Here is a link to Warwick’s article:
Let It Be!
My initial question is: what is art for? To whom ever it only consists of a past time seriously need to reconsider their ideology. To some art is the only way to express themselves. Haven't you ever heard, pictures speak louder than words? So as a person who appreciates art, I do not see the purpose in censoring such powerful messages. This article caught my attention because I have seen Xavier Dolan's work, and in my opinion he is the true definition of creativity. So to me it is incomprehensible to why such powerful messages, such as the one portrayed in College Boy, be censored.
Like it was asked, if I was part of a censorship office I would have no right to enforce censorship on this particular video, I would actually recommend high school teachers to show this video in their classes. Yes, it does illustrate violent scenes, which might offend parents, but thoughtfully if all anti-bullying campaigns haven’t shown significant effects on teens, what else can be done. Fortunately, Dolan was brilliant enough to come up with a different approach on bullying awareness. Like it was mentioned in the article, he made the choice to provoke individual’s reaction and personally I do think that his way of presenting bullying will have a bigger impact on our society.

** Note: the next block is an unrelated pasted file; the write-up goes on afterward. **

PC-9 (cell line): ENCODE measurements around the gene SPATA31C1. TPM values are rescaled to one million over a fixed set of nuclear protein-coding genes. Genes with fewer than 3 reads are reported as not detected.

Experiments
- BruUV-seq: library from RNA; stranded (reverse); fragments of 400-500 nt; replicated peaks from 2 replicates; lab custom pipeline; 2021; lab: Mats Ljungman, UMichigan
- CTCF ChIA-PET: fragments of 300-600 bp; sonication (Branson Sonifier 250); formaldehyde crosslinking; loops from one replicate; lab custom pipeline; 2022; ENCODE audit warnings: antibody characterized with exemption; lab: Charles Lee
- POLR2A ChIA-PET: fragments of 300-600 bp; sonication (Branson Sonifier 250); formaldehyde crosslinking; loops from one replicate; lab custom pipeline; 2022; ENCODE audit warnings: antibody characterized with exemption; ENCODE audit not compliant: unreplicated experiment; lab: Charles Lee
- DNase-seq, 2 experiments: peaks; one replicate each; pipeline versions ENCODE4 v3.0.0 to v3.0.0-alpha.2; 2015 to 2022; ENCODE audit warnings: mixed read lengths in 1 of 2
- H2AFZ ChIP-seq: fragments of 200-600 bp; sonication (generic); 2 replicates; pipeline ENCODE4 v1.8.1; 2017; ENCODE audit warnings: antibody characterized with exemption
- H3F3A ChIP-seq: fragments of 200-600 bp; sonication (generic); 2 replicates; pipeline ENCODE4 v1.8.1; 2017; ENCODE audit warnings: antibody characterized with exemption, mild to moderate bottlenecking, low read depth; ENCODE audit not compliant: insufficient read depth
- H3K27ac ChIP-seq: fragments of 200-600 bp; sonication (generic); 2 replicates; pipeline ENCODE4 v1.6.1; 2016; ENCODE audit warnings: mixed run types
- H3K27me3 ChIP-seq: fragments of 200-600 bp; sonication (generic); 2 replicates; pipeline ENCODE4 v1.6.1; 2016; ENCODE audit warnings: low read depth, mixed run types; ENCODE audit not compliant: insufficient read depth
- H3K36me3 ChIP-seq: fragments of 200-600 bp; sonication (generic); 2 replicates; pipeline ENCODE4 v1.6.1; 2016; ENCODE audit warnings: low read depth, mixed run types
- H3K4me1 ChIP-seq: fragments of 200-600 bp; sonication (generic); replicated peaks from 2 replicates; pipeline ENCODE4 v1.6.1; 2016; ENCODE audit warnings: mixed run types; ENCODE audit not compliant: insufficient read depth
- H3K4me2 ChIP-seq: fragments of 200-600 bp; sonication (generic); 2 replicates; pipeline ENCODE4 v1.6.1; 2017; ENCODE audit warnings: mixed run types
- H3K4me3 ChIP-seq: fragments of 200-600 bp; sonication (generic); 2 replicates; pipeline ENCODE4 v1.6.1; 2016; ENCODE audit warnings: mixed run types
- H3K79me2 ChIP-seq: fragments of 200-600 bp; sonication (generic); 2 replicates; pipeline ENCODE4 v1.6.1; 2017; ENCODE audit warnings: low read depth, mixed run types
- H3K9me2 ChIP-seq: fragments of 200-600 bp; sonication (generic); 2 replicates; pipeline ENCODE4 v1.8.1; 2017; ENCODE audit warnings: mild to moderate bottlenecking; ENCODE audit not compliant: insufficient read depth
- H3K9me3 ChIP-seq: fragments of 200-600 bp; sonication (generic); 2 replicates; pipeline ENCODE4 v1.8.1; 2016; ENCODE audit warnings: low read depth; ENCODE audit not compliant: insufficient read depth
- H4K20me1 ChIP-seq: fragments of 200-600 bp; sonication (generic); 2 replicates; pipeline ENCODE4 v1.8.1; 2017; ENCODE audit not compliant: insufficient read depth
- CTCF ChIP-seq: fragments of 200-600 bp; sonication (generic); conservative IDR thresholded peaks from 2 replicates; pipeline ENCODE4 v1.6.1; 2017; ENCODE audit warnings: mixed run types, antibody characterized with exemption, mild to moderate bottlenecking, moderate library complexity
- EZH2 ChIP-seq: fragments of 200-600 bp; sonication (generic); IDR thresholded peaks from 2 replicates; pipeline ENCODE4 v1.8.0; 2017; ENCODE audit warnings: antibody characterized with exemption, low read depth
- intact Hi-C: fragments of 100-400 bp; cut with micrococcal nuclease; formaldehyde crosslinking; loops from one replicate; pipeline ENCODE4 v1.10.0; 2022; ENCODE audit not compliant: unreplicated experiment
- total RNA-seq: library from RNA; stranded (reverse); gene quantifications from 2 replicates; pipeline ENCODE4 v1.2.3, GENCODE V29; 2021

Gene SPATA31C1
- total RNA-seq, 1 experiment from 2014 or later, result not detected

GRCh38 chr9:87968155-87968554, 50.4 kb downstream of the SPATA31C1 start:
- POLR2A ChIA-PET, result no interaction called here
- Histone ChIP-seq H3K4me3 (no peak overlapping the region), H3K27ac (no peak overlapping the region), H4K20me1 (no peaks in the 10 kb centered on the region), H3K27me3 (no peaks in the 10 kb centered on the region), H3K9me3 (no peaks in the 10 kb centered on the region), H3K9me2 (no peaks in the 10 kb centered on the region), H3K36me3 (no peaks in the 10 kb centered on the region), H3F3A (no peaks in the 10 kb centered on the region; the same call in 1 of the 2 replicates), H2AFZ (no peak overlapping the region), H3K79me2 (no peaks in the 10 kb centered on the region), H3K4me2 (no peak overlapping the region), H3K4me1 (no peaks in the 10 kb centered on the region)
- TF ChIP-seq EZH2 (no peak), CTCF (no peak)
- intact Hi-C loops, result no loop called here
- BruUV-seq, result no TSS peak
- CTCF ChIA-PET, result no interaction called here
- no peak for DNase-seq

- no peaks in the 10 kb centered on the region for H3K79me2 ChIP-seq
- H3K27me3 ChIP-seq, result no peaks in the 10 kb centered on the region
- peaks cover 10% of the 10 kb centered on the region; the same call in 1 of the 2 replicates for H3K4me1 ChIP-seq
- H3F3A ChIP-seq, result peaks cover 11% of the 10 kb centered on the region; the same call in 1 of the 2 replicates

In total honesty, any artwork, whether it is a painting, a video or a photograph, with an important theme should not be censored. If we are trying to inform our people on the different issues in our society, why would we censor it? Wouldn’t it simply open’s people eyes to what is really happening around us. Like it is depicted in the video, people seem to close their eyes or ignore the problems around them, but by showing these types of controversial videos it might make people realize that they are part of those people and without knowing it they do aggravate the problem. Another example of this type of issue is the “United Colors of Benetton’s UnHate” campaign, which shows different kinds of child abuse around the world. Facebook censored this campaign and if you look at it closely, most people are already aware of these problems around the world, but none of them seem to want to stand up for the cause. But by advertising this campaign, it’s a real eye opener to what needs to be done and that we need to stop ignoring the problem and fix it once and for all, similar to the College Boy video. Overall like she said “as long as it doesn't cause physical harm to someone, go against the law or anything along those lines” it shouldn’t be censored.